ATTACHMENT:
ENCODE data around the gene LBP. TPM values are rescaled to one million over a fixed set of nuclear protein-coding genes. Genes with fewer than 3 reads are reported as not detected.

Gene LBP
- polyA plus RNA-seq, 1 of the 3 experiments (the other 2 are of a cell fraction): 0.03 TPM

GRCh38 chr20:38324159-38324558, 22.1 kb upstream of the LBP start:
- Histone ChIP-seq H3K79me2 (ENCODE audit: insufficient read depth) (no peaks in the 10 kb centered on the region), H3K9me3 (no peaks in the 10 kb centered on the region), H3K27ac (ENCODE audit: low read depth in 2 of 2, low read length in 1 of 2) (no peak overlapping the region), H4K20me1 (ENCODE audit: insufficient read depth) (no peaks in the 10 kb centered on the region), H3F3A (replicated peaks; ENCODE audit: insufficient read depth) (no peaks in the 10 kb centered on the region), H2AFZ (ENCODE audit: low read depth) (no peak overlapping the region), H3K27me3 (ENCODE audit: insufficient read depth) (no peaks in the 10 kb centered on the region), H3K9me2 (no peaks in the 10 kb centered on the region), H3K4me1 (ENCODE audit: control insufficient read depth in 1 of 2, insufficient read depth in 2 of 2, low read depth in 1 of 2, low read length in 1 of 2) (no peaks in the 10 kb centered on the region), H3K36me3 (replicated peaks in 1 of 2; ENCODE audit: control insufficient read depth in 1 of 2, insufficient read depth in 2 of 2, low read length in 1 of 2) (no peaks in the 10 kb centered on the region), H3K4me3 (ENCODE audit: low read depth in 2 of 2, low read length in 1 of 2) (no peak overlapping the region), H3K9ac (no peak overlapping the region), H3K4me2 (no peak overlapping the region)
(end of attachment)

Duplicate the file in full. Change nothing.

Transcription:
ENCODE data around the gene LBP. TPM values are rescaled to one million over a fixed set of nuclear protein-coding genes. Genes with fewer than 3 reads are reported as not detected.

Gene LBP
- polyA plus RNA-seq, 1 of the 3 experiments (the other 2 are of a cell fraction): 0.03 TPM

GRCh38 chr20:38324159-38324558, 22.1 kb upstream of the LBP start:
- Histone ChIP-seq H3K79me2 (ENCODE audit: insufficient read depth) (no peaks in the 10 kb centered on the region), H3K9me3 (no peaks in the 10 kb centered on the region), H3K27ac (ENCODE audit: low read depth in 2 of 2, low read length in 1 of 2) (no peak overlapping the region), H4K20me1 (ENCODE audit: insufficient read depth) (no peaks in the 10 kb centered on the region), H3F3A (replicated peaks; ENCODE audit: insufficient read depth) (no peaks in the 10 kb centered on the region), H2AFZ (ENCODE audit: low read depth) (no peak overlapping the region), H3K27me3 (ENCODE audit: insufficient read depth) (no peaks in the 10 kb centered on the region), H3K9me2 (no peaks in the 10 kb centered on the region), H3K4me1 (ENCODE audit: control insufficient read depth in 1 of 2, insufficient read depth in 2 of 2, low read depth in 1 of 2, low read length in 1 of 2) (no peaks in the 10 kb centered on the region), H3K36me3 (replicated peaks in 1 of 2; ENCODE audit: control insufficient read depth in 1 of 2, insufficient read depth in 2 of 2, low read length in 1 of 2) (no peaks in the 10 kb centered on the region), H3K4me3 (ENCODE audit: low read depth in 2 of 2, low read length in 1 of 2) (no peak overlapping the region), H3K9ac (no peak overlapping the region), H3K4me2 (no peak overlapping the region)